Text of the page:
When the rabbit appears to have accepted the motor tone of the clipper, then and only then - bring the clipper to the animal's body (Far away from the head or any known sensitive areas!) At this point do not switch on the motor - let the rabbit become comfortable with the feel of the machine against the body! Once you judge the rabbit has accepted the feel of the clipper then and only then, run the motor for a few seconds. Judge the reaction before proceeding further. Do this in short spells two or three times a day depending on reaction. Time consuming agreed, but worth it in the long run!
With any clipper, the two foremost requirements should be a machine with the lowest noise/motor tone level when running, and one that has no vibration. Noise and vibration are the two factors that scare an animal more than anything! This is something that affects all species of animals both large and small - not just rabbits! These comments apply to Angora rabbits as well as domestic breeds clipped for husbandry or sanitary purposes.
With such a vast range of clippers and trimmers on the market regrettably a lot of rabbit owners get easily trapped into purchasing the wrong type of clipping machine for a variety of reasons.
Your choice of clipper should be based on two main reasons -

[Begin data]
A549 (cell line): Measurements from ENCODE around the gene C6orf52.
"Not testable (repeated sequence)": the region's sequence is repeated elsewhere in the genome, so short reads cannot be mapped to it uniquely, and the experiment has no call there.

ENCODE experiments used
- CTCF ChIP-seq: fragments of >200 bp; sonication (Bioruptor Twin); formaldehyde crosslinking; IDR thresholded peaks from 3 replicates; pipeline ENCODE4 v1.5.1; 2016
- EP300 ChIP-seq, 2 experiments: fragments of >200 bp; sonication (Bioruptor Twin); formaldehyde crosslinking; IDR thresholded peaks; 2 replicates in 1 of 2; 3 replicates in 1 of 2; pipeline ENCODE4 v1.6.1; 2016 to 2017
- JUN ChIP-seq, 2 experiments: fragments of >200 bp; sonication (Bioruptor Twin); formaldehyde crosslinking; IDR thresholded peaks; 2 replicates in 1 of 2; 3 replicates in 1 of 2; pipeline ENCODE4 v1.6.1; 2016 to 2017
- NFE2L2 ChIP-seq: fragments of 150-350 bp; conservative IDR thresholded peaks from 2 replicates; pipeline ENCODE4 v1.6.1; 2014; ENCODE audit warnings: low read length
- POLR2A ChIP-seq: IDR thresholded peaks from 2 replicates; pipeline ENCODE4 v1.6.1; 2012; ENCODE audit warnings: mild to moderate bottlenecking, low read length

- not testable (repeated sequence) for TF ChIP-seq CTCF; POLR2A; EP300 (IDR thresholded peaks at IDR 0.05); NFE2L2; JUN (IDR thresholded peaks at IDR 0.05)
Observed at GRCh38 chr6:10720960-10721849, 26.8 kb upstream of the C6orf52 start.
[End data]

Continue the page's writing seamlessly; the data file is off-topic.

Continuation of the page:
First - It clips in a manner that is as "pleasant" as you can possibly make it for the rabbit. Rabbits like cats in the main are nervous of the unknown and being clipped is not on their list of enjoyable pastimes as shown in the often violent reaction! Machine "noise or tone" and "blade vibration" are the two features likely to make the task of clipping difficult!
Secondly - blade selection Selection of the right blade is important so that the fur is cut cleanly and not "pulled" especially if you are involved with matts" Understanding and selecting the most suitable blade will make not only your task easier to achieve, but easier on your rabbit. In any form of clipping it is the blade that plays the important role of "cutting." The clipper is the instrument of power, tone and vibration!
The selection of either corded (main powered with cable) or cordless (battery driven) is matter of personal choice!